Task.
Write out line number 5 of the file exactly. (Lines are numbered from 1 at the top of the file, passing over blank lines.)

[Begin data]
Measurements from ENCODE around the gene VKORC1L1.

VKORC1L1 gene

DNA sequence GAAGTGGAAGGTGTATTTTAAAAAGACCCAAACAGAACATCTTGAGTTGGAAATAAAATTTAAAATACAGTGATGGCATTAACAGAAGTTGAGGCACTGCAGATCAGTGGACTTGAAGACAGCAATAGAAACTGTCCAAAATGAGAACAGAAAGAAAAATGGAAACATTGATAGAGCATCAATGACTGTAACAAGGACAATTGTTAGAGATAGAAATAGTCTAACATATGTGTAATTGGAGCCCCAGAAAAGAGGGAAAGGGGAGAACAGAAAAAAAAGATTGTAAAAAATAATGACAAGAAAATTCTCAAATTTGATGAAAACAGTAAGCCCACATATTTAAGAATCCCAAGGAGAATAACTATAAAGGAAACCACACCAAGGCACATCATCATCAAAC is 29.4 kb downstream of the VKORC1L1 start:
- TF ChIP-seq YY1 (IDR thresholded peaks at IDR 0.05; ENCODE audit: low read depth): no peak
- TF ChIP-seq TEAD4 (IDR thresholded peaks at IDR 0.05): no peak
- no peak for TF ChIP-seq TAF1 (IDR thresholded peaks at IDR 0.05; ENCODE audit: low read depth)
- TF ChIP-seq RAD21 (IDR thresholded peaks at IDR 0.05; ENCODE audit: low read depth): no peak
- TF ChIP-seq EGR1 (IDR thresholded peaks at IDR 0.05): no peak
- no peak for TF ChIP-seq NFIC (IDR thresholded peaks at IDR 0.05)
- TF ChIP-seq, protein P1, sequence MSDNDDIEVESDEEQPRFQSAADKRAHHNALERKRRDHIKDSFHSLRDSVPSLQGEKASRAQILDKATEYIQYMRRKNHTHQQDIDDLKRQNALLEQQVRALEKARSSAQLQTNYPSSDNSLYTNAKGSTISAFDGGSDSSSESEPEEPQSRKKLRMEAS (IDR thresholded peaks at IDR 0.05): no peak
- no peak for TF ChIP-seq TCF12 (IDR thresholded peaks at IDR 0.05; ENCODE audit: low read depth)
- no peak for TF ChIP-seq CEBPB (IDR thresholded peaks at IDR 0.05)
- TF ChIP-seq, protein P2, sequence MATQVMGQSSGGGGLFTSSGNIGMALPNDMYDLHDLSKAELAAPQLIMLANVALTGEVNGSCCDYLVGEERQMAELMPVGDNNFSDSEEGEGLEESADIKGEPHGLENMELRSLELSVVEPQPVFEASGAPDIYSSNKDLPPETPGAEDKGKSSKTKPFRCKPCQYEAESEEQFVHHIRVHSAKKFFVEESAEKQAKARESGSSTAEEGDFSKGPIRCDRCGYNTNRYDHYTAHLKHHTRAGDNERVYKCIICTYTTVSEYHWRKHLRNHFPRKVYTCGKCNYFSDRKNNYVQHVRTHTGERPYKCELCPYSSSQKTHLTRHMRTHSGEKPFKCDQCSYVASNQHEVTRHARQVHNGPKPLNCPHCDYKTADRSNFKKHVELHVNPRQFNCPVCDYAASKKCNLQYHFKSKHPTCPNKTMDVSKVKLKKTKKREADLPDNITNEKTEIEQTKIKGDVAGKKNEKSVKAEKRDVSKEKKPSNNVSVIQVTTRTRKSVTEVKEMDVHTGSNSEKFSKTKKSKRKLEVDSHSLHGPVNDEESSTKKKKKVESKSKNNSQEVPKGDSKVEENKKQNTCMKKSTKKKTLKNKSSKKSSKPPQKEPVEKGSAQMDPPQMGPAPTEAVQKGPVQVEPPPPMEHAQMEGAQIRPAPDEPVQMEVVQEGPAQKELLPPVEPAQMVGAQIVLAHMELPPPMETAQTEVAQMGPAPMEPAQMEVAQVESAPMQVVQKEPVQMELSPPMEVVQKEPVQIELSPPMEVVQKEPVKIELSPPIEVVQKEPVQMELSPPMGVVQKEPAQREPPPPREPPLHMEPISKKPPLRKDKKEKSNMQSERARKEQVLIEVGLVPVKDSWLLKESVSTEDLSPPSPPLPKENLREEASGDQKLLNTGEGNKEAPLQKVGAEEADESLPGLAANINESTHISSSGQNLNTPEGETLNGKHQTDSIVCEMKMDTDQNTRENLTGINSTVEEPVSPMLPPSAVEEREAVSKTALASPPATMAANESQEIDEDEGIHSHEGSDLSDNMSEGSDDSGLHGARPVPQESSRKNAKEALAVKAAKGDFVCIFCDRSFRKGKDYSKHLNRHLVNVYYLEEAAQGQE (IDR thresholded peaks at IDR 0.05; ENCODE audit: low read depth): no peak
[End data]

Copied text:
- TF ChIP-seq TEAD4 (IDR thresholded peaks at IDR 0.05): no peak